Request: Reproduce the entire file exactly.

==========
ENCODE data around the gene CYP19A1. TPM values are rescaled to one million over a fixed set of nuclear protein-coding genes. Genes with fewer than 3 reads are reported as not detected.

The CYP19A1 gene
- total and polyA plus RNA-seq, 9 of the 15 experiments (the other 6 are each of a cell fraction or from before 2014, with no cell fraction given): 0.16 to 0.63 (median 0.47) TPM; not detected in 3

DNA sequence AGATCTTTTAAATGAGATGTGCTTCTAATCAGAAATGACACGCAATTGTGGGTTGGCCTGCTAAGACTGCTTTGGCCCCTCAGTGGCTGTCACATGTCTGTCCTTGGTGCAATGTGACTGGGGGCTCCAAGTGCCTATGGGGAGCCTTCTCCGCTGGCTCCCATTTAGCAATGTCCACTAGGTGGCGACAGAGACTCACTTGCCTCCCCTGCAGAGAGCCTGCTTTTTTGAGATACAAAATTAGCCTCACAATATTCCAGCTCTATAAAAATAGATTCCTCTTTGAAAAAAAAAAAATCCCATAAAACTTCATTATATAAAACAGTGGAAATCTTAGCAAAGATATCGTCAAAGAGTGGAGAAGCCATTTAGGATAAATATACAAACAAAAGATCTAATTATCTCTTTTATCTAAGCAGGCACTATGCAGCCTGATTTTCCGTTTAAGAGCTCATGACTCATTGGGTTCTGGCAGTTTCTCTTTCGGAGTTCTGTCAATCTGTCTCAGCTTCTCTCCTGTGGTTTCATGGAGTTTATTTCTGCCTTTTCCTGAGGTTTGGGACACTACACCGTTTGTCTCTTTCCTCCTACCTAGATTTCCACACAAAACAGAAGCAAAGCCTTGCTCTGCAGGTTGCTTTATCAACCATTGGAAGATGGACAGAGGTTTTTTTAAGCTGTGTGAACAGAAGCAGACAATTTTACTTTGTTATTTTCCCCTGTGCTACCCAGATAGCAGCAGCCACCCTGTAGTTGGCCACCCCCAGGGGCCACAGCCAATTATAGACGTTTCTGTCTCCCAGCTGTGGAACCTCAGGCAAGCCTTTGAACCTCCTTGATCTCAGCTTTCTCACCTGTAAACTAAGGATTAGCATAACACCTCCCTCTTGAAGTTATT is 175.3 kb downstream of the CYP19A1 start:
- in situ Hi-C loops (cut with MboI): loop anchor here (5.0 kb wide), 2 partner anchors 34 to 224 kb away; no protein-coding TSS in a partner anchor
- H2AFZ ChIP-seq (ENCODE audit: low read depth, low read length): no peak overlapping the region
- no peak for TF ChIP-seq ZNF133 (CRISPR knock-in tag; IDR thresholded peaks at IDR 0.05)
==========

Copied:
ENCODE data around the gene CYP19A1. TPM values are rescaled to one million over a fixed set of nuclear protein-coding genes. Genes with fewer than 3 reads are reported as not detected.

The CYP19A1 gene
- total and polyA plus RNA-seq, 9 of the 15 experiments (the other 6 are each of a cell fraction or from before 2014, with no cell fraction given): 0.16 to 0.63 (median 0.47) TPM; not detected in 3

DNA sequence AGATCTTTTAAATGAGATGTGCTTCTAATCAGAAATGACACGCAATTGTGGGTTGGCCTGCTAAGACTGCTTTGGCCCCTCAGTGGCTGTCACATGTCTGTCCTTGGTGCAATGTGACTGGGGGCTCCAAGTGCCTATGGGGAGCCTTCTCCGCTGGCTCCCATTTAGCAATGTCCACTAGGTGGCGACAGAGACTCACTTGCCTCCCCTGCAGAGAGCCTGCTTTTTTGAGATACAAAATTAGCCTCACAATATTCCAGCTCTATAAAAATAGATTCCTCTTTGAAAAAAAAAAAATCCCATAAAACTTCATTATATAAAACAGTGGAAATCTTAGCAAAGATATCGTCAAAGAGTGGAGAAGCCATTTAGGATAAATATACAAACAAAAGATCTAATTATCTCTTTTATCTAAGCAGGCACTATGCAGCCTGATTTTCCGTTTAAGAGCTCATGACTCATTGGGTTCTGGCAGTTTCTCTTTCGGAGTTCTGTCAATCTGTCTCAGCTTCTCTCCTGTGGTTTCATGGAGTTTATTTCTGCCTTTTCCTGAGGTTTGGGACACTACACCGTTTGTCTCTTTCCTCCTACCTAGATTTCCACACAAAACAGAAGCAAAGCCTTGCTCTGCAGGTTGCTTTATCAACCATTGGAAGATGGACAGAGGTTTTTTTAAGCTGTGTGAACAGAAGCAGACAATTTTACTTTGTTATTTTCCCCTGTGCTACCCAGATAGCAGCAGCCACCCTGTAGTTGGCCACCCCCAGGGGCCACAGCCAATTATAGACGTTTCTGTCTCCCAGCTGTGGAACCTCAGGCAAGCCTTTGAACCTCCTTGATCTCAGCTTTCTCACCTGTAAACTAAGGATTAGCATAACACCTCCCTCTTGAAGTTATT is 175.3 kb downstream of the CYP19A1 start:
- in situ Hi-C loops (cut with MboI): loop anchor here (5.0 kb wide), 2 partner anchors 34 to 224 kb away; no protein-coding TSS in a partner anchor
- H2AFZ ChIP-seq (ENCODE audit: low read depth, low read length): no peak overlapping the region
- no peak for TF ChIP-seq ZNF133 (CRISPR knock-in tag; IDR thresholded peaks at IDR 0.05)